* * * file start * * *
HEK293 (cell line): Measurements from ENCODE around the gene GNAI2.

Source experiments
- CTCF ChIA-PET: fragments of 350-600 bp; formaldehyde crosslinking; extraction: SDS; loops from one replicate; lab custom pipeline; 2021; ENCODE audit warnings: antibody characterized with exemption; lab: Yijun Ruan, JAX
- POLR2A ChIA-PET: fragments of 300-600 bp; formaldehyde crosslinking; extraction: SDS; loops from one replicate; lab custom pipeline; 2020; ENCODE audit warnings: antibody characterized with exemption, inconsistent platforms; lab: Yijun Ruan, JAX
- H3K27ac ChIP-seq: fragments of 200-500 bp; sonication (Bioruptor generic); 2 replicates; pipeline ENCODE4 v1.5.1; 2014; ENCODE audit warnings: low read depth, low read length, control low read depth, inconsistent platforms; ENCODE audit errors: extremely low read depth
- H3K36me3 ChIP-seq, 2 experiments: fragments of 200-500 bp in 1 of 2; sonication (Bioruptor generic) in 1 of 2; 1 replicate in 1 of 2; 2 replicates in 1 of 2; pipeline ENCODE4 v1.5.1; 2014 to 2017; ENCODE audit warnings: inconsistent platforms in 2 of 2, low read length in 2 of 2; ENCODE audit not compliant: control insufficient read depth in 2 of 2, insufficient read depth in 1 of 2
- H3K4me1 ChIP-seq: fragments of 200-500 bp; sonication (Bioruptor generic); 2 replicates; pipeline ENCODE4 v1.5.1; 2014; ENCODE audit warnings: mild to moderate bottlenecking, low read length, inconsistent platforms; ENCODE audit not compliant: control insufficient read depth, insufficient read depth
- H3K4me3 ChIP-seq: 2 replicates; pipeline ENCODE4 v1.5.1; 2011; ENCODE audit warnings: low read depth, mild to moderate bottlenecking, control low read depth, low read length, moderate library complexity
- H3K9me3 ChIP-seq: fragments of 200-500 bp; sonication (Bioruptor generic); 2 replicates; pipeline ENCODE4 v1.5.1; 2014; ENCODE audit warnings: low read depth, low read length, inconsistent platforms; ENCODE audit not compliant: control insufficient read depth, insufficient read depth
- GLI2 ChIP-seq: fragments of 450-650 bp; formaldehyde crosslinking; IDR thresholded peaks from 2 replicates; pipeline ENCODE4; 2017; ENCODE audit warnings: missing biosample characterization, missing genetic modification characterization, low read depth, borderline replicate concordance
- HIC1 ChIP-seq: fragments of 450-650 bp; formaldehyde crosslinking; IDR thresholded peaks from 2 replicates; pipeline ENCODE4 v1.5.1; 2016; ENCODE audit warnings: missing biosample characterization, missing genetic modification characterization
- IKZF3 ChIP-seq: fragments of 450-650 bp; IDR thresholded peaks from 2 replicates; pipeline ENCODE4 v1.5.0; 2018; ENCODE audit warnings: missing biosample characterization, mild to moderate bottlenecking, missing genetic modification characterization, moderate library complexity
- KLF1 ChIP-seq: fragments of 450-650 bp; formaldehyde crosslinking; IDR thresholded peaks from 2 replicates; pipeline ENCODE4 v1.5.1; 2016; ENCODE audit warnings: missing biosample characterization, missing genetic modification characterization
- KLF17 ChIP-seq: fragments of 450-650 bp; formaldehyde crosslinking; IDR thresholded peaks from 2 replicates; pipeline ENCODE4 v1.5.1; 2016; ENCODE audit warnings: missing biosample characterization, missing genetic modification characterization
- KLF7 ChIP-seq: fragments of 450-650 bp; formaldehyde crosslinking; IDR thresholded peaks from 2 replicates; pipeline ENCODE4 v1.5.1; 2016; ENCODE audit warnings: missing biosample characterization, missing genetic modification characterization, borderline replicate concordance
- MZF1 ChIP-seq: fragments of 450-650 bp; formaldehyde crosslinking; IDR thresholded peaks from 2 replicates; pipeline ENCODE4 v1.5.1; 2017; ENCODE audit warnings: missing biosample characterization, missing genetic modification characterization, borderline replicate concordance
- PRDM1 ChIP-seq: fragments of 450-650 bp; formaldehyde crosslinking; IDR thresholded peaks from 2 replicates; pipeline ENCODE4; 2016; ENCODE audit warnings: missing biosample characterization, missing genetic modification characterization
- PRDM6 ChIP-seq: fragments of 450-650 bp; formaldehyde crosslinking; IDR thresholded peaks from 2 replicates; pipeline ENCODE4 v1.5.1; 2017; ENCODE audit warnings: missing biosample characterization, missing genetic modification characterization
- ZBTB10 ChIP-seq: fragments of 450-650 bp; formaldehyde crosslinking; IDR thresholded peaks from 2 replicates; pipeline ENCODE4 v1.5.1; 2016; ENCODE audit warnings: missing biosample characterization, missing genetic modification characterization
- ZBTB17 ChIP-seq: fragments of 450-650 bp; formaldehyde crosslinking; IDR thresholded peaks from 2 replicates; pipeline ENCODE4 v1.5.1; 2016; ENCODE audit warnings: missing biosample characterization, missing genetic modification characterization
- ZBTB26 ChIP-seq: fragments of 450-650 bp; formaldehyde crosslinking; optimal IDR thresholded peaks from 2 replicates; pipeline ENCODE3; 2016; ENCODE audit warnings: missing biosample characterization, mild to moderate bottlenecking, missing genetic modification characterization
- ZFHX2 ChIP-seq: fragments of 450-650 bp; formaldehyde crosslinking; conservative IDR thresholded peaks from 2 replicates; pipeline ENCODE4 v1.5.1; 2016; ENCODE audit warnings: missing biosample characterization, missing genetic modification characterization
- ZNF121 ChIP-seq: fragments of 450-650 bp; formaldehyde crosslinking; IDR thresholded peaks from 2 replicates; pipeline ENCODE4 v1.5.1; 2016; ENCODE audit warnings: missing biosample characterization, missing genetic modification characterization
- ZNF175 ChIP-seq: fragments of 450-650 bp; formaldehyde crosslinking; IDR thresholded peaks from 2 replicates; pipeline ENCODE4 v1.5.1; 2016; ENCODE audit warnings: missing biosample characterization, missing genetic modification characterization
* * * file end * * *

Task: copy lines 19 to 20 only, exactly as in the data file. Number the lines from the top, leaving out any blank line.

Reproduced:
- ZBTB10 ChIP-seq: fragments of 450-650 bp; formaldehyde crosslinking; IDR thresholded peaks from 2 replicates; pipeline ENCODE4 v1.5.1; 2016; ENCODE audit warnings: missing biosample characterization, missing genetic modification characterization
- ZBTB17 ChIP-seq: fragments of 450-650 bp; formaldehyde crosslinking; IDR thresholded peaks from 2 replicates; pipeline ENCODE4 v1.5.1; 2016; ENCODE audit warnings: missing biosample characterization, missing genetic modification characterization